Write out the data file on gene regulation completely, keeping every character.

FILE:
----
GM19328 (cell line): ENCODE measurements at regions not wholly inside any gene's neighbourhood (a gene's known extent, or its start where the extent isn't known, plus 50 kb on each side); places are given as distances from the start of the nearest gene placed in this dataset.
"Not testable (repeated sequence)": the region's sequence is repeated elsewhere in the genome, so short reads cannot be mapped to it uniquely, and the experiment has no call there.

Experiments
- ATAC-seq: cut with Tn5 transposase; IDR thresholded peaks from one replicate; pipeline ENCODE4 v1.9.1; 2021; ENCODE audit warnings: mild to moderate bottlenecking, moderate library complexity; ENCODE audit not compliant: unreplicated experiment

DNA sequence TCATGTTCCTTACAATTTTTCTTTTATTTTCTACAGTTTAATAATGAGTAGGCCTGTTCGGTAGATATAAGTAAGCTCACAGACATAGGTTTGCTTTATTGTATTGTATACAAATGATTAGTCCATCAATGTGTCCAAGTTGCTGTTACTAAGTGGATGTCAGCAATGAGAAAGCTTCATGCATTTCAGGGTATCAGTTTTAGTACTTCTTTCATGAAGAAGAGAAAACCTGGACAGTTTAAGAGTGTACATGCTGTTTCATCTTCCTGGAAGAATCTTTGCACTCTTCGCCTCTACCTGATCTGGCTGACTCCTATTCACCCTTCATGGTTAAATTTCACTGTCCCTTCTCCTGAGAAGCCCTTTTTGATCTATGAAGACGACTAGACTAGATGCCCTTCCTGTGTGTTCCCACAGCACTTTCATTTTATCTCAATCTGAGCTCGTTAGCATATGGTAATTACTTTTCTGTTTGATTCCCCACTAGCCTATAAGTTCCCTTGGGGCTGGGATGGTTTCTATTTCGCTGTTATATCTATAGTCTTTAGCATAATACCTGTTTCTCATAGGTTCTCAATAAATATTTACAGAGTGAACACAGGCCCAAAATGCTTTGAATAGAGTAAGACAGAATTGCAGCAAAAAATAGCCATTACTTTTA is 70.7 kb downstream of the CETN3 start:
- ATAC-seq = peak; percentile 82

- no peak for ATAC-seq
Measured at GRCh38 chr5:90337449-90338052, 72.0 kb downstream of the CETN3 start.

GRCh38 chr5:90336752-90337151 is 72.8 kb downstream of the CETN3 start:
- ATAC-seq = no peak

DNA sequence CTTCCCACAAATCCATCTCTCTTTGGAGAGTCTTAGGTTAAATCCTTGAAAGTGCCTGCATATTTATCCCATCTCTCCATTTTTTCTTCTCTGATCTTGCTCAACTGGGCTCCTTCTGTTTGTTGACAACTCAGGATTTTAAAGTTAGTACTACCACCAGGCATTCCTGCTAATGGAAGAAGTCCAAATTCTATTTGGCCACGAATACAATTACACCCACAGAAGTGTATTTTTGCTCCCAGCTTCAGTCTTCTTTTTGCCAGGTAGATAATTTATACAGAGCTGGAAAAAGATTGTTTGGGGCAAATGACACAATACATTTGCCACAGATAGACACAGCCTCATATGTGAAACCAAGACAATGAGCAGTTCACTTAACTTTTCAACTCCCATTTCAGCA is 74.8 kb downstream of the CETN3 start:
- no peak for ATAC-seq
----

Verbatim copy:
GM19328 (cell line): ENCODE measurements at regions not wholly inside any gene's neighbourhood (a gene's known extent, or its start where the extent isn't known, plus 50 kb on each side); places are given as distances from the start of the nearest gene placed in this dataset.
"Not testable (repeated sequence)": the region's sequence is repeated elsewhere in the genome, so short reads cannot be mapped to it uniquely, and the experiment has no call there.

Experiments
- ATAC-seq: cut with Tn5 transposase; IDR thresholded peaks from one replicate; pipeline ENCODE4 v1.9.1; 2021; ENCODE audit warnings: mild to moderate bottlenecking, moderate library complexity; ENCODE audit not compliant: unreplicated experiment

DNA sequence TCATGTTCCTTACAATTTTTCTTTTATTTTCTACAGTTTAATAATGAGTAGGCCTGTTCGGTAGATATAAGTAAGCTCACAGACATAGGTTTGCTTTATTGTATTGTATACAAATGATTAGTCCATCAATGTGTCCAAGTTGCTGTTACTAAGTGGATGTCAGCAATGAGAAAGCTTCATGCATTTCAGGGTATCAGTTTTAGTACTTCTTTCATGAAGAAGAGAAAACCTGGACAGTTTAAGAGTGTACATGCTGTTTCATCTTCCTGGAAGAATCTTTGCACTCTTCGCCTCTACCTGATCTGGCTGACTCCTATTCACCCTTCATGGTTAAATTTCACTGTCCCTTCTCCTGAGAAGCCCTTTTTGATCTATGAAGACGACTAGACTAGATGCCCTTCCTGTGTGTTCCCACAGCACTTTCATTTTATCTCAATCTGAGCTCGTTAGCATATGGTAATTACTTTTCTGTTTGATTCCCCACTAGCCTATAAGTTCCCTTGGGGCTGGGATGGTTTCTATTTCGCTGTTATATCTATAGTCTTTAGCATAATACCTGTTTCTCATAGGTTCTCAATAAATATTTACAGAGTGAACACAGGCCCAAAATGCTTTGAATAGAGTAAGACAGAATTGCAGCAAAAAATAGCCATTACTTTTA is 70.7 kb downstream of the CETN3 start:
- ATAC-seq = peak; percentile 82

- no peak for ATAC-seq
Measured at GRCh38 chr5:90337449-90338052, 72.0 kb downstream of the CETN3 start.

GRCh38 chr5:90336752-90337151 is 72.8 kb downstream of the CETN3 start:
- ATAC-seq = no peak

DNA sequence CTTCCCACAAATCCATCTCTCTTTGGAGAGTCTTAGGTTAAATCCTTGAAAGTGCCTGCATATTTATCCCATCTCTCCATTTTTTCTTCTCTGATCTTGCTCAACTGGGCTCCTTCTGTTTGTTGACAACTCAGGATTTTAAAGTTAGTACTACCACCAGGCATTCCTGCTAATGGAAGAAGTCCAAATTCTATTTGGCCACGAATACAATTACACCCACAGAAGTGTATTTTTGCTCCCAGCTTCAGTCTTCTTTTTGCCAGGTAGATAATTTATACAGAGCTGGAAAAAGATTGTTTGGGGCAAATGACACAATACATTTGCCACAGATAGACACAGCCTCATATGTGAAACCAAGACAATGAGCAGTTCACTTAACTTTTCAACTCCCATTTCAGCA is 74.8 kb downstream of the CETN3 start:
- no peak for ATAC-seq